Accessible Styled Form Controls

Styled Search Component


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Cross-browser styling for a search component.

Pattern Demo

Search form example:

Search form example:

Search form with visible label

Disabled search form:

Pattern Details

Pattern Markup
<form role="search" aria-label="unique identifier could go here">
  <div class="search-widget">
    <input type="search" <!-- or type="text" -->
      aria-label="Search for...">
    <button type="submit"
      aria-label="Submit Search">
      <svg viewBox="50 461 23 23"
        <path d="..."

Search forms can be one of the most important parts of a UI. A good search interface can allow users to quickly find the content they are looking for without the need to guess and check their way through different pages or screens in hopes of coming across the information that they're looking for.

To help promote the presence of a search form to assistive technologies, the search landmark (role="search") should be applied to the form element that contains the search UI. An aria-label for the landmark could be useful in the event there are multiple search landmarks in the current document. If there is only one, an aria-label (or other means to provide an accessible name) may be unnecessary, making the region more verbose than helpful.

Many search forms do no have an explicit label set, as many designers and developers mistakenly assume the presence of a search icon to give a visual indicator of the component's purpose is sufficient. However, even though visually the search icon is well recognized, an accessible name should still be applied to the text field of the search component.

In some of the examples, an aria-label is used on the input and on the button[type="submit"] to provide both an accessible name. The SVG within the button is hidden from screen readers and given an focusable="false" attribute to help ensure that Internet Explorer won't allow keyboard focus to enter into the SVG itself. With this in place, IE will only announce the submit button's aria-label value, like other browsers.

The second example provides a visible label to the search component. While either a visible label or an aria-label will adequately provide screen readers with an accessible name for the search text field, a visible label can help ensure that some people will not miss the purpose of the form control. For instance, people using a screen magnifier may not notice the search icon if the search text field goes beyond the width of the zoomed in interface.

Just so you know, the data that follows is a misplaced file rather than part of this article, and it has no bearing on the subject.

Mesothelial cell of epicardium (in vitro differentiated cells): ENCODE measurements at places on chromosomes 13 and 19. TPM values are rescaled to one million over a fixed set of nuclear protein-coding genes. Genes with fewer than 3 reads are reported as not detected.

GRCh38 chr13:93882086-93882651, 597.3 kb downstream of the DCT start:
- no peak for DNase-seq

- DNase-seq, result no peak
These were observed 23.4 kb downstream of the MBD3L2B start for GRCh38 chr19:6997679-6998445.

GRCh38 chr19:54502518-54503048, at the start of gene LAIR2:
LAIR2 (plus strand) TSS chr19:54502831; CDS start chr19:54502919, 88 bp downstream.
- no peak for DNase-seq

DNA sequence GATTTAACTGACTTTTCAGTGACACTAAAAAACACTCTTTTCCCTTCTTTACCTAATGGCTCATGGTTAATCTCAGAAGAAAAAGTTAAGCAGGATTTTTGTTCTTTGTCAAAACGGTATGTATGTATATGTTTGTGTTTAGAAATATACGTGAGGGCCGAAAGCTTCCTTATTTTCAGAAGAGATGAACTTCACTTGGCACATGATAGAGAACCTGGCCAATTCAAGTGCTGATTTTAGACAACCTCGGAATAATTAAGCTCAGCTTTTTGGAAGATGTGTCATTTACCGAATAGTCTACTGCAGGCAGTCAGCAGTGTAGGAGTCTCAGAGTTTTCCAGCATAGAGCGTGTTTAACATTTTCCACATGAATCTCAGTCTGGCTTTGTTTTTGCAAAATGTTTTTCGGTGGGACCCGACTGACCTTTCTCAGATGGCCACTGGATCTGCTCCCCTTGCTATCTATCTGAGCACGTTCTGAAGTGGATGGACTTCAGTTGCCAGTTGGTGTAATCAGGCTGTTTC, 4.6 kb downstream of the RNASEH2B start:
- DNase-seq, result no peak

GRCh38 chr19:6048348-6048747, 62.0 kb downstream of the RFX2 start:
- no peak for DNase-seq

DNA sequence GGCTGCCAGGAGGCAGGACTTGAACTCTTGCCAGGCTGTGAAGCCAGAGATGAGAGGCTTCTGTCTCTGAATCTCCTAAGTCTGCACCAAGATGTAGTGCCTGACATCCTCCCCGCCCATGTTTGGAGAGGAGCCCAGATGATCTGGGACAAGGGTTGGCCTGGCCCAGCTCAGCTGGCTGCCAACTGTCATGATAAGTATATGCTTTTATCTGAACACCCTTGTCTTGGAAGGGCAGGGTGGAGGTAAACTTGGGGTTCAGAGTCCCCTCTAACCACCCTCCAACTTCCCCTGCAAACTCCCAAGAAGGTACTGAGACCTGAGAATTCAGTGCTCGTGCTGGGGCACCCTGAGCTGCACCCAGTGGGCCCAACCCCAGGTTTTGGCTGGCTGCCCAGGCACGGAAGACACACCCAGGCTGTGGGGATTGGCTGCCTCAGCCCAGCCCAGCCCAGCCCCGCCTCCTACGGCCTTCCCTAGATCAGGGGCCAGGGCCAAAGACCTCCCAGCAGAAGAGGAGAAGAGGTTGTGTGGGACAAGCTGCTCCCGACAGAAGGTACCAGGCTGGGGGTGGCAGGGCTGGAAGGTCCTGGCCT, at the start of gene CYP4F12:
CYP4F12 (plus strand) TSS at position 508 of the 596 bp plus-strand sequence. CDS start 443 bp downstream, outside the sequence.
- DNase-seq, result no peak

Search form notes:

Be mindful that input[type="search"] and role="search" are not the same thing. role="search" surfaces the form as a landmark, and should not be applied to the input, as that would negate the input as being announced as an editable "text field".

More complex search forms might contain additional form controls, or might utilize a combobox in place of, or in addition to, a standard input[type="search"] form control. Regardless, search forms should have a submit button as a consistent indicator for how a form can be submitted.

Regarding the input field, there are a few distinctions between using an input type="text" vs input type="search". The primary differences between the two are that on mobile devices a "search" input will change the on-screen mobile keyboard's "Go" (iOS) or "Right Arrow" (Android) buttons into a "Search" (iOS) or "Search Icon" (Android) buttons. Webkit browsers additionally have some visual styling and an quick delete button (inaccessible to keyboard/screen readers) for the search text field. Some browsers allow for the Esc key to clear the text from a search input. Additional notes in the "Affects on Screen Reader Announcements".

Affects on Screen Reader Announcements?

The addition of the role="search", and any accessible name it is given, will expose this information to the accessibility API and convey that information to assistive technologies. Users should be able to find a search form by navigating with the tab key. Screen reader users should be able to find the search form when navigating by form controls, or landmarks/regions.

Beyond the mobile and visual changes between a standard text field and a search text field, screen readers often announce the search text input as an editable "search" field, as opposed to an editable "text" field. (exact announcements will vary depending on the navigation method used to reach an input field, and the screen reader used).

When used outside of a search landmark, the distinction between the two fields can be helpful. However, in context of a search component, its use will result in redundant "search" announcements.

For example, testing the patterns on this page will result in announcements like "Search region, Search for..., search" when navigating into the search component and focusing the search input. In contrast, the example that uses a standard text field will announce like: "Search region, Search for..., edit text." For additional thoughts on this topic, read Adrian Roselli's article "Ignore type=search" to decide for yourself on the best path forward for your implementations.